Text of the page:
14 May 2009

Credit Card Fraud - Customers or Banks to Blame?

Before 2004, every credit or debit card had its data stored on the magnetic strip, and identification was verified using the cardholder's signature. Then, Chip-and-PIN was introduced, changing card safety.

Banks are sure that the system is completely secure, and are unwilling to believe customers who claim they have been the victim of credit card fraud. According to them, if customers have been victims, it is their own fault: by being careless - or acted "without reasonable care". This is being called into question by customers and feel unfairly blamed for the way they have acted - or not as the case may be.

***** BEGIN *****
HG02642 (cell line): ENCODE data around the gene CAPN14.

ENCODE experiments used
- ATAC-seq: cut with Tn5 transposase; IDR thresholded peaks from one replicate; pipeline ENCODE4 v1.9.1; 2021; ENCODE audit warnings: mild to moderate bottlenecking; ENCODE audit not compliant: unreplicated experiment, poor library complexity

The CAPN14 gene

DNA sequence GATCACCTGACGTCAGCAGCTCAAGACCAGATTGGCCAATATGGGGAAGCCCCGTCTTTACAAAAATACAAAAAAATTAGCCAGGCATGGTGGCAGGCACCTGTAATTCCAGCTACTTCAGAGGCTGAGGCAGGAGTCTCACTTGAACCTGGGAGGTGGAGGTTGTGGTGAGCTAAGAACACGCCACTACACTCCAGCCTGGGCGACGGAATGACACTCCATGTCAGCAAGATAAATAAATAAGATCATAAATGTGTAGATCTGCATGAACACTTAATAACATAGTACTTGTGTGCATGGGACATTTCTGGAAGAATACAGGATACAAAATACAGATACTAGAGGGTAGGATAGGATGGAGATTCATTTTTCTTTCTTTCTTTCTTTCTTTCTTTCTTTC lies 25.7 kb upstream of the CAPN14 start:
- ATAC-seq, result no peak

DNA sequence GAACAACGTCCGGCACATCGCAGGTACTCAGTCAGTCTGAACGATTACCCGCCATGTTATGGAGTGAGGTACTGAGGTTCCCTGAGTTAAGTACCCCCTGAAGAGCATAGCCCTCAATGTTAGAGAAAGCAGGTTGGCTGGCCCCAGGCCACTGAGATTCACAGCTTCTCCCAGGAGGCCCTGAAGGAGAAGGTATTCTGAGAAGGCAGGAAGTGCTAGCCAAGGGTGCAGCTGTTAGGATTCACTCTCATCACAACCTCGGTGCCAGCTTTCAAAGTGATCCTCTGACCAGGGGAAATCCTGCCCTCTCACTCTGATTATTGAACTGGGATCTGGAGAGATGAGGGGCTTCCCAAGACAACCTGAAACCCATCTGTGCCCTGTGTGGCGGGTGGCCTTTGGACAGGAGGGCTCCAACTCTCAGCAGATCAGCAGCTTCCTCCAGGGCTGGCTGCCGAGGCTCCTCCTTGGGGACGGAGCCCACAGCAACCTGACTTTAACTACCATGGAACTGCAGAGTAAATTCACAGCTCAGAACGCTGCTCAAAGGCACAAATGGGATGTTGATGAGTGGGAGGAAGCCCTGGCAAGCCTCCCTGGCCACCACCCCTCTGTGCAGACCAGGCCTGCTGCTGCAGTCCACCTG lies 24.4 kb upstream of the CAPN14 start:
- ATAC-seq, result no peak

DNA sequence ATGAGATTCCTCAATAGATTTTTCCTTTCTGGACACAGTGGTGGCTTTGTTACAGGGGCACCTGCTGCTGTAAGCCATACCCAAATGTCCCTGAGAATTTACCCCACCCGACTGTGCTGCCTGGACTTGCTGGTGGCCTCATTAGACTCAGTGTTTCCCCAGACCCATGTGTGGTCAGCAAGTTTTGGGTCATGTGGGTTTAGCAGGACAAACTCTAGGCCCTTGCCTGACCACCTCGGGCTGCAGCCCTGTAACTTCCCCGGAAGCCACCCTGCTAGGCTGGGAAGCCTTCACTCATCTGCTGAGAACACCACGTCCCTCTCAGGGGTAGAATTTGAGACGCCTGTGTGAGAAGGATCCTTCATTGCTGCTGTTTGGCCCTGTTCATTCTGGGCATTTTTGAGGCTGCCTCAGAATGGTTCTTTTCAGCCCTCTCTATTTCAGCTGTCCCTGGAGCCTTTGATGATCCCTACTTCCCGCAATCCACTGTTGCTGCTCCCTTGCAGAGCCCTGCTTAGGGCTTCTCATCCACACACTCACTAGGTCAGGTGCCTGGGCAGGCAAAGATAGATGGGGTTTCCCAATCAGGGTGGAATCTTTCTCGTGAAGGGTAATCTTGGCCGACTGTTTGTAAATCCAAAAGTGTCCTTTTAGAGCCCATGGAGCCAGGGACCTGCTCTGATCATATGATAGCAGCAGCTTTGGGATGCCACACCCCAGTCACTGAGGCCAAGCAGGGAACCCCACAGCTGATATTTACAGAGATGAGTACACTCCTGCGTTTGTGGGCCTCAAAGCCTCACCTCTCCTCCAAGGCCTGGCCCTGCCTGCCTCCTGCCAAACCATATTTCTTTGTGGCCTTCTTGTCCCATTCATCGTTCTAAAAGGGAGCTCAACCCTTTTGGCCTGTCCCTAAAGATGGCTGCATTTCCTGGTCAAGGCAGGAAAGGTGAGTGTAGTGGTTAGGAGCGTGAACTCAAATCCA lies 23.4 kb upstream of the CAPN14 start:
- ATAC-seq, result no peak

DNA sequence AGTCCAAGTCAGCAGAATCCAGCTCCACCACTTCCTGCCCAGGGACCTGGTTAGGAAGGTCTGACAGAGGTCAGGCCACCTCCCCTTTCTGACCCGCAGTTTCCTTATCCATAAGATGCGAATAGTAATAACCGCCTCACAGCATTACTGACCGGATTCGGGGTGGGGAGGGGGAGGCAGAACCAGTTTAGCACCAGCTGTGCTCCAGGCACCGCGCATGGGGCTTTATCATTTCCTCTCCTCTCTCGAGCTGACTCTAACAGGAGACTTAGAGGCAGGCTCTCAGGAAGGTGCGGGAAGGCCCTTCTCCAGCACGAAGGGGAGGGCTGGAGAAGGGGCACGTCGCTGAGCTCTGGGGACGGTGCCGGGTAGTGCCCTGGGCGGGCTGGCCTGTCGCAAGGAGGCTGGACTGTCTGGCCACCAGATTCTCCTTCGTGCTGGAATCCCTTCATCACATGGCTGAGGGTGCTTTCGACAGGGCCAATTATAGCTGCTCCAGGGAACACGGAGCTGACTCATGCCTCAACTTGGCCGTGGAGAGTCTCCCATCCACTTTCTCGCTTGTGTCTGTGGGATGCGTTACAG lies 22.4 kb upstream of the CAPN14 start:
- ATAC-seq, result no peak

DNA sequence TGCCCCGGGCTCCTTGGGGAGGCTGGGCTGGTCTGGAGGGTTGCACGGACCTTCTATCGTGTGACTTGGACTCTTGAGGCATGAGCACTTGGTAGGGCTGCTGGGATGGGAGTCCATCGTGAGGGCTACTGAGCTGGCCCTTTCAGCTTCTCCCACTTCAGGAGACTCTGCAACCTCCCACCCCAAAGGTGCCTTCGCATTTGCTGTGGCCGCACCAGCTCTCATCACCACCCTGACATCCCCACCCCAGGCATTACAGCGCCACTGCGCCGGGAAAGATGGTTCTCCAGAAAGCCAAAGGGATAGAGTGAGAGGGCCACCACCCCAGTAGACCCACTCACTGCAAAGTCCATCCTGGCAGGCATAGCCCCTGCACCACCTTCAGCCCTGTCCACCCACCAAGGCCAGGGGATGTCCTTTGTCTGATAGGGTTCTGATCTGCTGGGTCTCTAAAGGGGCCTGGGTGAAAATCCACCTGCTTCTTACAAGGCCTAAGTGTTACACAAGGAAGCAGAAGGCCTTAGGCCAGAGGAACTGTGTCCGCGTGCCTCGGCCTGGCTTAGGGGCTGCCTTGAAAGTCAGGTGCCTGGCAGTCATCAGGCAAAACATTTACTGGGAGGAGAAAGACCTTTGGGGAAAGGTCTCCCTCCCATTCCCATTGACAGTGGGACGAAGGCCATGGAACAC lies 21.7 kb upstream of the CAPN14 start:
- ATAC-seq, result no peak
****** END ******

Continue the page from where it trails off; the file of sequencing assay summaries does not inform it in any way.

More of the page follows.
The UK payments association, Apacs, has confirmed that debit and credit card fraud at UK cash machines has risen by 31 per cent this year. So the question remains - is there indeed a slight hitch in the apparently unbeatable chip and PIN system?

13 May 2009

Stress Tests for Europe on the Cards

The IMF's spring forecast for Europe was a bit of a blow to financial sectors - investors, banks and the foreign exchange market....

Overall, it forecast that the stronger economies of Europe will contract by 4% in 2009, and that those of the emerging economies would shrink by 4.9%.

Now, the IMF is calling for Europe to mirror the USA's recent actions and take out stress tests on banks around the region. The IMF believes Europe urgently needs an indicator on the status of the banks and their performances, plus better clarity as to losses.